Rock the Lough is special for bereaved families

Cystic Fibrosis

Going Gigging: Front, Sinead Judge, on left with Ciara and Billy Nicholl and rear, Ciaran Carson, chief organiser of Rock the Lough and Jack Bogue

FOR two local families this year’s Rock the Lough is something special.
Ciara and Billy Nicholl, parents of Ellie who died last year, and Sinead Judge, whose daughter Samantha died earlier this year will benefit from the fundraising day in the Crowe’s Nest this Sunday.
The popular charity music day takes place this year in the Crowe’s Nest with three stages artists and groups performing live rock, folk and Country music.
Ciara, Ellie’s mother explained that Ellie was diagnosed with a rare disorder. “We want to keep Ellie’s memory alive. We headed to England and had a break in a mobile home there and when we came home we did some research and found there was nothing like it in Ireland. So that’s where the idea came from to provide breaks for families in a similar situations,” she said.
Ellie’s father, Billy said, “A lot of local people support us because they know every penny that is raised goes to the £5,000 a year it takes to run.
We’re fully booked and have had to turn people away. Now we’re delighted. Initially we were concerned about the numbers, but once the word has got out there it has just snowballed.”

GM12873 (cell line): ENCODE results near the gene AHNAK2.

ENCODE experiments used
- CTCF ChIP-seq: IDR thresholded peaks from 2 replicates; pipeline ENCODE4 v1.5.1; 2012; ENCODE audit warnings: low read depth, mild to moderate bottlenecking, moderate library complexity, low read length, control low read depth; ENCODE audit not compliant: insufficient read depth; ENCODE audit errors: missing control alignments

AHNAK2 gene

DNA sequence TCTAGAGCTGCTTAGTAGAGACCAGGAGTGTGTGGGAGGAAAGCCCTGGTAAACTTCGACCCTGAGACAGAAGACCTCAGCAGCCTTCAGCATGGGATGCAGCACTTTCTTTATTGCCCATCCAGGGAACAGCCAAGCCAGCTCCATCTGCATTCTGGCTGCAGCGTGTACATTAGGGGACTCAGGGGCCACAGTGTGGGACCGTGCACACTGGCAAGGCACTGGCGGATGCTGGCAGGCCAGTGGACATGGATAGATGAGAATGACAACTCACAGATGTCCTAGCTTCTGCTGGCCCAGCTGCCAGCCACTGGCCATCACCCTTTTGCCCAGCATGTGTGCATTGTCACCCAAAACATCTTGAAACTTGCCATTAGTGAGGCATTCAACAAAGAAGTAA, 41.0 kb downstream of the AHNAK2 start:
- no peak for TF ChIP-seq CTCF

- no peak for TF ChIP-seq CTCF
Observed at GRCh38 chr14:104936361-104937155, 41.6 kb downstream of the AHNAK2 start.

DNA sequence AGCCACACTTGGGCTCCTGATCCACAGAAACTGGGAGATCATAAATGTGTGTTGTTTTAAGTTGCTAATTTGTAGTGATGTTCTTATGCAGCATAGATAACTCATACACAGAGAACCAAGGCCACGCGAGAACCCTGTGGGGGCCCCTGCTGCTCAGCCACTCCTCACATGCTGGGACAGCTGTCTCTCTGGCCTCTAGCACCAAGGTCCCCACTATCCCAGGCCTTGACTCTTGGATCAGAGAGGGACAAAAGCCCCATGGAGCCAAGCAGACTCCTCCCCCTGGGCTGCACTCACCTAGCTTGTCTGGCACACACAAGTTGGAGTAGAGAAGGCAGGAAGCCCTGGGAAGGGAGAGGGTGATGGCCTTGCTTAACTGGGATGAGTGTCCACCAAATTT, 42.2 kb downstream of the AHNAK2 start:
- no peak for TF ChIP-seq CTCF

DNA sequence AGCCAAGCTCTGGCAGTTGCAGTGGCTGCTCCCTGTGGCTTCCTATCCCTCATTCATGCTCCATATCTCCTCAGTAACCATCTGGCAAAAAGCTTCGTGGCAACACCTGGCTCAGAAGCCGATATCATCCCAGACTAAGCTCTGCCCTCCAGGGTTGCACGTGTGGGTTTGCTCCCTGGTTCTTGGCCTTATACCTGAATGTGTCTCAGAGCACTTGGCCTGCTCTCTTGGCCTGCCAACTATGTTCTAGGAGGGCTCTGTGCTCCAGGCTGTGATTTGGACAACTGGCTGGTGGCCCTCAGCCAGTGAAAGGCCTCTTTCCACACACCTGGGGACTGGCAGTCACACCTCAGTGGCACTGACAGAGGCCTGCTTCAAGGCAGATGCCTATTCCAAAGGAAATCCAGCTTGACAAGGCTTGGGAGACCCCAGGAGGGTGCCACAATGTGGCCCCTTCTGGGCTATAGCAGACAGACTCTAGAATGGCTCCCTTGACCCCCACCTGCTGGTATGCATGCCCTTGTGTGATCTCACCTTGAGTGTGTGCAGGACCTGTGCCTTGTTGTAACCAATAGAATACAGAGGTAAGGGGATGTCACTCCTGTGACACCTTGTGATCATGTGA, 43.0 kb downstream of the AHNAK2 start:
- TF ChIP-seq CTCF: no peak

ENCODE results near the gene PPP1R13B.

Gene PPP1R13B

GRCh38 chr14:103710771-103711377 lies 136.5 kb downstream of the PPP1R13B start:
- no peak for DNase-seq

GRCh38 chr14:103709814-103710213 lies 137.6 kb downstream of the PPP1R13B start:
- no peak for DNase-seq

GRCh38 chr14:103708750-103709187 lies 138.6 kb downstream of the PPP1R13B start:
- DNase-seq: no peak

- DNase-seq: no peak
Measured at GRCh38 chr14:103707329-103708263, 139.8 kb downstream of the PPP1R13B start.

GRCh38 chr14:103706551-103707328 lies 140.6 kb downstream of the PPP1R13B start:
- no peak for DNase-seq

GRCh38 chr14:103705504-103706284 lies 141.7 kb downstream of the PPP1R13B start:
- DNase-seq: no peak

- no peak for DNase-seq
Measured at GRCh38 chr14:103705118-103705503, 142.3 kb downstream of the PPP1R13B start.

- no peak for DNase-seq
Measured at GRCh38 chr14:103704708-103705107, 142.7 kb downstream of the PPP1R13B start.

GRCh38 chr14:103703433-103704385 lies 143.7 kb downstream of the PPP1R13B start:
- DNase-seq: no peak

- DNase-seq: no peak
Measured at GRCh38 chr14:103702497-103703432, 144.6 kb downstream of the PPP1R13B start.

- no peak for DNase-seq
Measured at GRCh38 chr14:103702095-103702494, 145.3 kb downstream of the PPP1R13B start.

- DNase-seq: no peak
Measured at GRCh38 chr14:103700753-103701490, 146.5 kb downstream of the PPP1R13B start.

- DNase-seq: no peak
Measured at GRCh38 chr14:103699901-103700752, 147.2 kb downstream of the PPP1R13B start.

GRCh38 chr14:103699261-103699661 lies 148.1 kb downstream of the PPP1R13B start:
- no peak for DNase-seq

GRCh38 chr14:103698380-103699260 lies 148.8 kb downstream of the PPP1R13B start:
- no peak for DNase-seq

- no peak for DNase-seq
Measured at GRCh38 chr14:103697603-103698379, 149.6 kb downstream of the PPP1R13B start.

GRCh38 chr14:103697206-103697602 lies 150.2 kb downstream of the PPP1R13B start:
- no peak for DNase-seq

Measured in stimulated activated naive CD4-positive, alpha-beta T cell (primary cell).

“We will be there on Sunday supporting and listening to all those who have given up their time for the musical night,” he said.
Sinead Judge explained that her daughter Samantha had Cystic Fibrosis. She passed away in January at the age of 25.
“I got to know Ciaran from coming into my workplace and we talked about it and when she passed away Ciaran suggested that we do something for Cystic Fibrosis.
“We’re very happy that it is happening and so pleased that Rock the Lough have taken us on board,”she said.
She admits she’s not the biggest music fan in the world, but she’ll be right up there in the crowd on Sunday evening.
“I’m going to the gig and probably be there most of the day to support and raise awareness because there isn’t enough awareness in this area.
“There are so many people have it and a lot of people aren’t aware. It really is a common thing.
“It seems to be hidden because people look all right, but there is a lot of medication and physio and people out there need to be alerted to it,” she added.

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